"For many of us, influenza is a familiar fiend. In contrast, this coronavirus is new and somewhat mysterious," he said. "Even experts say they don't know much about it. People want to find some way to bring some control to the situation, thus the scramble for face masks."

Preliminary information suggests that the new coronavirus can lead to pneumonia and even death, especially among the elderly and those with preexisting health problems. However, the various ways of transmission have yet to be definitively determined. Many characteristics of the virus and its impact also remain unclear.

People are panicking and buying a mask is a way of taking charge and doing something. But the situation could spiral, and stores running out of masks may make others panic even more.
Amesh Adalja
scholar at Johns Hopkins University Center for Health Security

However, Schaffner warned that if masks and other medical equipment continue to be swept off the shelves at such pace, health workers who need them will be the ones most at risk. "My colleagues in infection control around the United States have voiced concerns that we may experience shortages of some sort of protective equipment like masks, gowns and gloves, maybe in a week or two," he said.

Panic begets panic

Amesh Adalja, a senior scholar at Johns Hopkins University Center for Health Security, recalled a similar phenomenon during the Ebola outbreak in 2014, when the general public scrambled to purchase body suits, which led to supply constraints.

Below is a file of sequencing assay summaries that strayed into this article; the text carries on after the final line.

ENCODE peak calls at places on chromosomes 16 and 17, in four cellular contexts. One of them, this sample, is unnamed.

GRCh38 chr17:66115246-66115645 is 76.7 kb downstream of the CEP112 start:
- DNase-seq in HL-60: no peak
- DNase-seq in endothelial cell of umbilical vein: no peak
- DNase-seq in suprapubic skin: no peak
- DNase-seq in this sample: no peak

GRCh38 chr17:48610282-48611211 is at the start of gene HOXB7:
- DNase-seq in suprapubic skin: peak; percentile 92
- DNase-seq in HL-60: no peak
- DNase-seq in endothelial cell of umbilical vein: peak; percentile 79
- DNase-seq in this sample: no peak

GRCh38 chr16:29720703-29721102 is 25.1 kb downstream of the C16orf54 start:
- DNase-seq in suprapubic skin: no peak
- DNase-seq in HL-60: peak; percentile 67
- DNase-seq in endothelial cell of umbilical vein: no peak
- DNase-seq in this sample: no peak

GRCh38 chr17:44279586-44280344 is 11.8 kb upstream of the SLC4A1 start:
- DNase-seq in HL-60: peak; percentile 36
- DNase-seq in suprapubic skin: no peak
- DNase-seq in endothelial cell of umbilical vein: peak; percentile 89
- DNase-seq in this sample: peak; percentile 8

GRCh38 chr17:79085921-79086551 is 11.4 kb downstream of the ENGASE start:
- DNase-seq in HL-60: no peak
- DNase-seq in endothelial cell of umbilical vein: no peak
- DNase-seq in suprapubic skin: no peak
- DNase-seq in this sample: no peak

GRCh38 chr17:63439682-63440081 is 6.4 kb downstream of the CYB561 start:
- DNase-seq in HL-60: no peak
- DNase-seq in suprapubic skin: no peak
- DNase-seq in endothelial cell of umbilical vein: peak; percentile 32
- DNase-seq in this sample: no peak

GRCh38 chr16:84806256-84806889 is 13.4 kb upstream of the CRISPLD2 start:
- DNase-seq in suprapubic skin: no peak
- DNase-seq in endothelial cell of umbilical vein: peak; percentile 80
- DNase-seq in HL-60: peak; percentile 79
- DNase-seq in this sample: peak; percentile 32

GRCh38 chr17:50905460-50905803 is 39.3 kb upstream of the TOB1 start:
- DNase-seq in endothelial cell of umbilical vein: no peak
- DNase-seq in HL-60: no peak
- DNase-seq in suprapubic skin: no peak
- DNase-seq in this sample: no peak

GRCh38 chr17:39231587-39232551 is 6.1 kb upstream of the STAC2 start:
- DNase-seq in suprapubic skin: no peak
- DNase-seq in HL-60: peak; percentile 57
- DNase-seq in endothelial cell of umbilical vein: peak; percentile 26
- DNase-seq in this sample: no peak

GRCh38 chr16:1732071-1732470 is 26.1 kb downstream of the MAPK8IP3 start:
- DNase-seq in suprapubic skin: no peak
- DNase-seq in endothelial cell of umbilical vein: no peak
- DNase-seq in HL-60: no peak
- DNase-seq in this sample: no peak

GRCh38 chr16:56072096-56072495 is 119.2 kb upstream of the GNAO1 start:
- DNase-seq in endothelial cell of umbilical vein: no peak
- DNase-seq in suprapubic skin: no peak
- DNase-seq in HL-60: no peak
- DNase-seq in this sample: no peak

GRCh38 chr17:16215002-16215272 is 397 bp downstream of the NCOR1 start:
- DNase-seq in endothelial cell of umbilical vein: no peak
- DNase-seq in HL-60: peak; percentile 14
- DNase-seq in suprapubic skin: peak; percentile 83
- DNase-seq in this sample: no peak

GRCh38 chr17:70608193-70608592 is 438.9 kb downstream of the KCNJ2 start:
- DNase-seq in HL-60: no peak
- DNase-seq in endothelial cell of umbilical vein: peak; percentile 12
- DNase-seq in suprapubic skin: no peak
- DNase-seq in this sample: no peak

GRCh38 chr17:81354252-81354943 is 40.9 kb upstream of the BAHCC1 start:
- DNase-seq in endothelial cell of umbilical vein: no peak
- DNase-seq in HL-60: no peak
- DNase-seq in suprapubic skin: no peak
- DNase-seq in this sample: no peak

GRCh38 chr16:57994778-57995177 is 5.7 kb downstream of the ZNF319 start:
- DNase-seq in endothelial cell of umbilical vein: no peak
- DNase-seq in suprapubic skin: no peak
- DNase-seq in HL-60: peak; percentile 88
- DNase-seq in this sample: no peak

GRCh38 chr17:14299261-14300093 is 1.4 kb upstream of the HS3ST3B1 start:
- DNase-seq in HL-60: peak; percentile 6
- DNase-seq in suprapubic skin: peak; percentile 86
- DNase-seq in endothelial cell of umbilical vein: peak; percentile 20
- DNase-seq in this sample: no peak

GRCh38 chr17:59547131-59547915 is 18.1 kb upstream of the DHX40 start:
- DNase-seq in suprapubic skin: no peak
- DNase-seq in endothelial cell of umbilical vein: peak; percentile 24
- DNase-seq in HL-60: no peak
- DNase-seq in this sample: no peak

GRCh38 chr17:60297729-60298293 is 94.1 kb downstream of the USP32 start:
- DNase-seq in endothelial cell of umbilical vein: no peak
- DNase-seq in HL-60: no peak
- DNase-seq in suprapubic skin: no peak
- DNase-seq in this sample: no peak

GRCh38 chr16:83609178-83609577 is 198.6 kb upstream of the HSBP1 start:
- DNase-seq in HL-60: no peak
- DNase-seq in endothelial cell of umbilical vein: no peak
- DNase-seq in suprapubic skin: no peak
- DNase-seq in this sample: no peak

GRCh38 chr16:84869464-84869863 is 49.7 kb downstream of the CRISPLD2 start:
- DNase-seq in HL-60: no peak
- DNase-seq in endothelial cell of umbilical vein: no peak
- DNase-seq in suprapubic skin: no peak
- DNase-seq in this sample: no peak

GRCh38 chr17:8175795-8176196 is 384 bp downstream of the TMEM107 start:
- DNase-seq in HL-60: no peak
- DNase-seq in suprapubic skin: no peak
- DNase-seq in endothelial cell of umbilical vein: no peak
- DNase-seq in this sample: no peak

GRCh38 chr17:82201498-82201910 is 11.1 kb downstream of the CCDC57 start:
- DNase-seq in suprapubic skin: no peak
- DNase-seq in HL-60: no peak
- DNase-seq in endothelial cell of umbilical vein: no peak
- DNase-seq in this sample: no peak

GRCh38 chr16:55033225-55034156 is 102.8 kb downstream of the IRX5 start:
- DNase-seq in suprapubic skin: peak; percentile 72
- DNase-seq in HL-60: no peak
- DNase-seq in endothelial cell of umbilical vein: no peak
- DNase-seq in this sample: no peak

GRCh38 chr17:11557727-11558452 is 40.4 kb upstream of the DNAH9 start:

"People are panicking and buying a mask is a way of taking charge and doing something. But the situation could spiral, and stores running out of masks may make others panic even more," he said.

A lady seen in her mask as hundreds of people wait in a queue to buy surgical masks at a Bonjour Cosmetics store.
Keith Tsuji | SOPA Images | LightRocket via Getty Images

Moreover, there is scant data on whether the use of face masks in a community setting helps prevent infection by respiratory viruses, said Marybeth Sexton, an assistant professor of medicine at Emory University in Georgia. "It would likely be more beneficial to focus on the things that we know help — like frequent hand washing, avoiding touching your face, and not going out in public if you are sick," she said.

Most of the data suggesting that wearing a mask can help prevent infections take place in institutionalized health-care settings, where there are trained personnel and other infection control measures in place.

For those who are ill with respiratory symptoms, wearing a mask can prevent them from coughing or sneezing infectious particles into their surrounding environment, Sexton said, but little has been established about how standard face masks can prevent those who are well from being infected.

Schaffner added that it is "striking" that the U.S. Centers for Disease Control and Prevention does not recommend the use of masks for preventive purposes.

"The virus is not spreading in the general community," Dr. Nancy Messonnier, director of the National Center for Immunization and Respiratory Diseases, said in a briefing Thursday. "We don't routinely recommend the use of face masks by the public to prevent respiratory illness. And we certainly are not recommending that at this time for this new virus."